As a battle between Republicans and Democrats over raising the federal debt ceiling unfolds, the U.S. Treasury has begun using extraordinary cash management measures to keep the U.S. government from breaching the $31.4 trillion borrowing limit.
The measures will allow the Treasury to claw back more than $500 billion in borrowing capacity, but it’s unclear how long that will last beyond early June as tax revenues ease and outlays for debt service, healthcare and Social Security grow.
Here’s a rundown of the Treasury’s tools to keep borrowing under the limit.
On Jan 24, the Treasury suspended daily reinvestments in a federal employee retirement fund known as the G Fund, which had a balance of $294 billion as of Dec. 31. Normally the money market-like fund reinvests its entire balance daily into special-issue Treasury securities that count against the debt limit, but the move allows the government to issue more normal Treasury bills, notes and bonds instead.
The fund must be made whole, including lost interest, when the debt ceiling is raised or suspended, protecting federal employees.
The Treasury on Jan. 19 suspended investments in the Civil Service Retirement and Disability Fund and the Postal Service Retiree Health Benefit Fund — except for amounts needed to pay benefits.
The suspensions allow Treasury to reclaim about $8.3 billion in borrowing capacity per month, or a total of $41.5 billion for the five-month “debt issuance suspension period” declared by Treasury Secretary Janet Yellen though June 5 — a period that could be extended.
On June 30, the Treasury can regain another $143 billion in borrowing capacity when $131 billion in investments in the Civil Service Retirement and Disability Fund matures. A $12 billion interest payment to the fund also is due on that date. If Yellen extends the suspension period past June 30, the Treasury can suspend these investments and reclaim borrowing capacity in a one-time action that must be reversed once the borrowing limit is raised.
The Treasury could dip into this seldom-used $210 billion fund and suspend daily reinvestment of the dollar balance — currently about $17 billion — to free up borrowing headroom. Created during the Great Depression of the 1930s to stabilize dollar exchange rates, the fund was most recently used during the COVID-19 pandemic to backstop Federal Reserve emergency lending programs for businesses. The funds would need to be restored once the debt impasse ends, but not lost interest.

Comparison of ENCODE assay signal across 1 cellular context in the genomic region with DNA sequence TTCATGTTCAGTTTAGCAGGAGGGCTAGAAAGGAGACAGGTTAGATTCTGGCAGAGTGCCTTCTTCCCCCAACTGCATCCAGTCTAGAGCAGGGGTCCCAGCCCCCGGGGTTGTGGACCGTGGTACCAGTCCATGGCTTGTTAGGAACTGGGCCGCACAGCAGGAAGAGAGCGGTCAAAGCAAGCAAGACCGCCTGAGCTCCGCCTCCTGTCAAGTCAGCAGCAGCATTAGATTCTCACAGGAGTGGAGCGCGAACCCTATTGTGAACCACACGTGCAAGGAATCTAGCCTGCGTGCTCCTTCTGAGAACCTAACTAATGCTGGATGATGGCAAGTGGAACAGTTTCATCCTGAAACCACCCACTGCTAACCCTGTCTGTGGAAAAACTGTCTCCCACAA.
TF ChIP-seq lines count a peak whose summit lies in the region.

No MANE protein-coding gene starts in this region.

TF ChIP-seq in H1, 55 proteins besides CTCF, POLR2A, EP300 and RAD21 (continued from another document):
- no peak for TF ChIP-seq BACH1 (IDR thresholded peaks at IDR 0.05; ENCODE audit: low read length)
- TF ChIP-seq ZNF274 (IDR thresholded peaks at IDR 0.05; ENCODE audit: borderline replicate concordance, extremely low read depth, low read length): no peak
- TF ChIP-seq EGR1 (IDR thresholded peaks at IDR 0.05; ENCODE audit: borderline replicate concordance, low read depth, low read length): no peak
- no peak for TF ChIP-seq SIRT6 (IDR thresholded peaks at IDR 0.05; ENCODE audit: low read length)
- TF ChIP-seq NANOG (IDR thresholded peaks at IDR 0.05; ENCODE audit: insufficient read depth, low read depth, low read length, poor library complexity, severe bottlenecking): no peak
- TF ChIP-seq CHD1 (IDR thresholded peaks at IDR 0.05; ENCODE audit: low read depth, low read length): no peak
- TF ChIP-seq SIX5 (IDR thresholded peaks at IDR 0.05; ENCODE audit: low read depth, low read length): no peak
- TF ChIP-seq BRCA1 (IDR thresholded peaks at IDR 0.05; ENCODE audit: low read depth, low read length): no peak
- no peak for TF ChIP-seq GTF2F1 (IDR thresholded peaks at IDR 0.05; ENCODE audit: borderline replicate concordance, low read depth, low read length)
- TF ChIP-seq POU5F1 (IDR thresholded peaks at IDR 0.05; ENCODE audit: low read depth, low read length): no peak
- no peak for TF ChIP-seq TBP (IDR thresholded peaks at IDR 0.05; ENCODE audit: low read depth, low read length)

The Treasury can suspend sales of State and Local Government Series securities — known as “slugs” — which are special low-interest Treasury securities offered to state and local governments to temporarily invest proceeds from municipal bond sales. Slugs issues, which count against the debt limit, have recently averaged $6 billion per month, but monthly volumes vary. At that rate, a five-month suspension could conserve $30 billion in borrowing headroom.
These items were the only ones that the Treasury identified in a description of extraordinary measures, but the department also has employed and considered other tactics in the past:
The Treasury could cut issuance of longer-term government debt and rely more heavily on short-term cash management bills to gain more day-to-day control over debt outstanding. Cash management bills are typically issued for days instead of normal Treasury bill maturities of four weeks to one year. But this is unlikely to buy much time and officials have traditionally been wary of making major shifts in the Treasury’s debt issuance calendar, which could upset markets.
Treasury secretaries in the past have halted sales of U.S. savings bonds to the public during debt limit impasses, but it would not free up borrowing authority and would only prevent small amounts of new debt from being issued. Savings bond sales increased the federal debt by just $5.7 billion since the start of the 2023 fiscal year last October.
The Federal Financing Bank can issue up to $15 billion in debt on behalf of other government agencies that is not subject to the debt limit. So the Treasury could exchange FFB debt for other debt to reduce the total amount subject to the limit. However, the measure would also create only a small amount of borrowing headroom. According to the bank’s fiscal 2022 annual report, $4.8 billion worth of this capacity had already been utilized.
The Treasury could consider sales of U.S. gold or other holdings to pay bills, but department officials in the past have argued that this is unworkable, creating the specter of fire sales or destabilizing markets by reducing U.S. reserve assets.